There’s a lesson to be learned here: Consumption is vital. Nutritional, spiritual, emotional, all of it. But I’m afraid we are spending so much time diagramming the sugar content of granola bars, that we are neglecting to measure the growth habits or our children’s patience, kindness and respect for others.

In our final days, it’s not going to matter how many marathons our babies ran or how awesome their homemade compost piles were in their backyards.

What will matter is the lasting legacy they leave and the lives they touched while here on this earth.

So, pardon me if I chunk a few fluorescent mac-n-cheese buckets in my buggy as I saunter through the pasta aisle. No harm. No foul.  Just placing my primary focus on a tad bit different intake at our house.

To receive encouragement and read more about thriving rather than simply surviving in motherhood, check out Erin’s book, Cheers the Diaper Years: 10 Truths for Thriving While Barely Surviving here.

Erin Brown Hollis is Yellowhammer’s lifestyle contributor and host of Yellowhammer Podcast Network’s “Cheers to That” podcast. An author, speaker, lawyer, wife and mother of two, she invites you to grab a cup as she toasts the good in life, love and motherhood. Follow Erin on Instagram ErinBrownHollis or Twitter @ErinBrownHollis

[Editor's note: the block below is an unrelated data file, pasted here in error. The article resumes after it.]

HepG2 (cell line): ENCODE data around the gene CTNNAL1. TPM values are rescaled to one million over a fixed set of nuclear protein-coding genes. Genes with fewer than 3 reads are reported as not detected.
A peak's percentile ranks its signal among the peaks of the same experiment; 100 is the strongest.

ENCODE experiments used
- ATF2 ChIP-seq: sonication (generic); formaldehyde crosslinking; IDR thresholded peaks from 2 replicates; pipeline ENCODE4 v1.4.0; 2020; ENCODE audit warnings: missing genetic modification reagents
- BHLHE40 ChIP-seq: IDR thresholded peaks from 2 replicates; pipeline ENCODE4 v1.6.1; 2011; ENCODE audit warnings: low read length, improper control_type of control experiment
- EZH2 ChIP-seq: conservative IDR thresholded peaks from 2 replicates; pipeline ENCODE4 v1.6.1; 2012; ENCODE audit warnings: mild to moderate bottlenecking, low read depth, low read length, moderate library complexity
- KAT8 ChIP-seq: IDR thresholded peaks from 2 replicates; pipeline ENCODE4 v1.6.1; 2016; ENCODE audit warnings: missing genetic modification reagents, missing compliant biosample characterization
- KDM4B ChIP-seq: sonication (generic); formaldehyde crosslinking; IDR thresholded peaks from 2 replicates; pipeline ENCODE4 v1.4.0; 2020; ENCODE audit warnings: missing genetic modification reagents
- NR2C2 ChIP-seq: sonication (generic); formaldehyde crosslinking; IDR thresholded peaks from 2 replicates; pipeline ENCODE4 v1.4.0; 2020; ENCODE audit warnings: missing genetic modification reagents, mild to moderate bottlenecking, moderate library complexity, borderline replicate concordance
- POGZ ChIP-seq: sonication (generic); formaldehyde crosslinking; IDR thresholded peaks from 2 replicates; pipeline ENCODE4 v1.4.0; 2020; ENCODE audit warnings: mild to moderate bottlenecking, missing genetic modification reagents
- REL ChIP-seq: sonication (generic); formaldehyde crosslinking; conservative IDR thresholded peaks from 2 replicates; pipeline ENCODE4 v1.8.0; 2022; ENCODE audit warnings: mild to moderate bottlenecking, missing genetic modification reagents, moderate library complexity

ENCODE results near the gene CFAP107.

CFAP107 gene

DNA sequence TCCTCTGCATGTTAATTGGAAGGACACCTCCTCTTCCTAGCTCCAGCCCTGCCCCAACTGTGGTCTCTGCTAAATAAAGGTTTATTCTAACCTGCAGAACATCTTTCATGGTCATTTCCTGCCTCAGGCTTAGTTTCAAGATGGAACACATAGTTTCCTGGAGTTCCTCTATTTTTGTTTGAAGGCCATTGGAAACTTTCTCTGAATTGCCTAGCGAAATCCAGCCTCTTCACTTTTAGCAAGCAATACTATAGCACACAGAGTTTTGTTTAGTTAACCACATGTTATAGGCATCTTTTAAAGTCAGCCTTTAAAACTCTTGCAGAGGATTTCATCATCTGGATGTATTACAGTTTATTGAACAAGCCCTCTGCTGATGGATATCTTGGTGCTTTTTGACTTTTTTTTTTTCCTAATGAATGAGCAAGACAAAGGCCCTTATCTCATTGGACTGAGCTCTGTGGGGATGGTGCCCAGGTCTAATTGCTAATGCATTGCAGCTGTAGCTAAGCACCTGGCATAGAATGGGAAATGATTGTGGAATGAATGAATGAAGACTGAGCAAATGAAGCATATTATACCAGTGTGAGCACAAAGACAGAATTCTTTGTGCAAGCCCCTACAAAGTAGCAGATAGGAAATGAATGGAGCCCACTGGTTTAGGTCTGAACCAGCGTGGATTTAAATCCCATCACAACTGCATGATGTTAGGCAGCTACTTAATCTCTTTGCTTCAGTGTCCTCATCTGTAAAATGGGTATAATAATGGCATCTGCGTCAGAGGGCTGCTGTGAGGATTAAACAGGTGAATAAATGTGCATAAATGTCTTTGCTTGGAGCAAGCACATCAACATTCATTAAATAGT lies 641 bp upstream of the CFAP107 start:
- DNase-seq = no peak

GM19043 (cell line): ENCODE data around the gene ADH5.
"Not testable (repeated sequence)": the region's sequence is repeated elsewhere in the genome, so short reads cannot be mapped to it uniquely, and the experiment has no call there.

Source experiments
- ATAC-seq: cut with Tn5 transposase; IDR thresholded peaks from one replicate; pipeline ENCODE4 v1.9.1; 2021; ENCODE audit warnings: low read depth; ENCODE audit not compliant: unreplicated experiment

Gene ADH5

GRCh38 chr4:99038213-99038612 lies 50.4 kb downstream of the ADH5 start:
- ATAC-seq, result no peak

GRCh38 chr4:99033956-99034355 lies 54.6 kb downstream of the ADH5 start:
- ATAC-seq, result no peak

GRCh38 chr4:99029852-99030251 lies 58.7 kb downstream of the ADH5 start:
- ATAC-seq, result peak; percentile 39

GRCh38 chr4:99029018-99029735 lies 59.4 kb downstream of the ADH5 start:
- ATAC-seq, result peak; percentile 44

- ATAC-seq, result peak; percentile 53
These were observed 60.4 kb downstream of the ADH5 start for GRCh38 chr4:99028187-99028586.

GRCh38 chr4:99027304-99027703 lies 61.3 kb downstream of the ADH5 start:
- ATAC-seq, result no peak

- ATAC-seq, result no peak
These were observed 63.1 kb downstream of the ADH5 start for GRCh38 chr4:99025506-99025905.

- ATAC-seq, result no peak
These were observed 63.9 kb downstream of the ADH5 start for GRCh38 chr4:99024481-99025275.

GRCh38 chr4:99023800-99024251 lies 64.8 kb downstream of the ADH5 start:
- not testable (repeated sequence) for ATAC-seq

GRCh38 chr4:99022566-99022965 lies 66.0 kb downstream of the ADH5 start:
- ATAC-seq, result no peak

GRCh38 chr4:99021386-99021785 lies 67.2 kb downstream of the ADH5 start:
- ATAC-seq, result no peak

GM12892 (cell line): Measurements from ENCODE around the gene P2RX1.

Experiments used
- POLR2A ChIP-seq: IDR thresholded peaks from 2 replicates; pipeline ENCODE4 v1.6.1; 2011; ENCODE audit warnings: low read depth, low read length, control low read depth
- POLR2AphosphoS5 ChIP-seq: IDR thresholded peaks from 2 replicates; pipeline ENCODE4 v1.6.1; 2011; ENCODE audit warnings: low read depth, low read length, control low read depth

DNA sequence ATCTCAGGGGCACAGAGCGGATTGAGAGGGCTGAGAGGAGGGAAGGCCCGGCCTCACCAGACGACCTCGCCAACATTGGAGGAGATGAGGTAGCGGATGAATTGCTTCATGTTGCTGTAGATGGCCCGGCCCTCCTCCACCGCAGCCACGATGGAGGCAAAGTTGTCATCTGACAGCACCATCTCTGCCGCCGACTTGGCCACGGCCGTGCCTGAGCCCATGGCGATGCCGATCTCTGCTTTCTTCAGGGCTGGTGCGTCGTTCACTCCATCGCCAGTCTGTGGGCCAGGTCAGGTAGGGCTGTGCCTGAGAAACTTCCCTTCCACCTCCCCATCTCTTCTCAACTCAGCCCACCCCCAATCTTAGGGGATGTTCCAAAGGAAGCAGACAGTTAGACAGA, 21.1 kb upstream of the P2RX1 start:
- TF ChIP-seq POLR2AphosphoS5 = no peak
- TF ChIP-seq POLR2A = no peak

5 hours ago

Mo Brooks: Trump is trying to put an end to endless war

U.S. Representative Mo Brooks (R-Huntsville) has a clear approach to the evolving situation in Syria: Leave it alone.

Brooks’ premise is that both Turkey and the Kurds are American allies, so getting involved on either side puts us in conflict with the other.

During a Monday interview on WVNN’s “The Dale Jackson Show,” Brooks explained that this situation was seemingly inevitable, saying, “I wish that the Turks and the Kurds would get along peacefully, but they have got ill-will harboring and simmering for at least a hundred years.

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He added, “To me, it was inevitable that whenever America reduced its presence in the Middle East, as we should, because we cannot afford to be the police cop on every corner, that violence would break out.”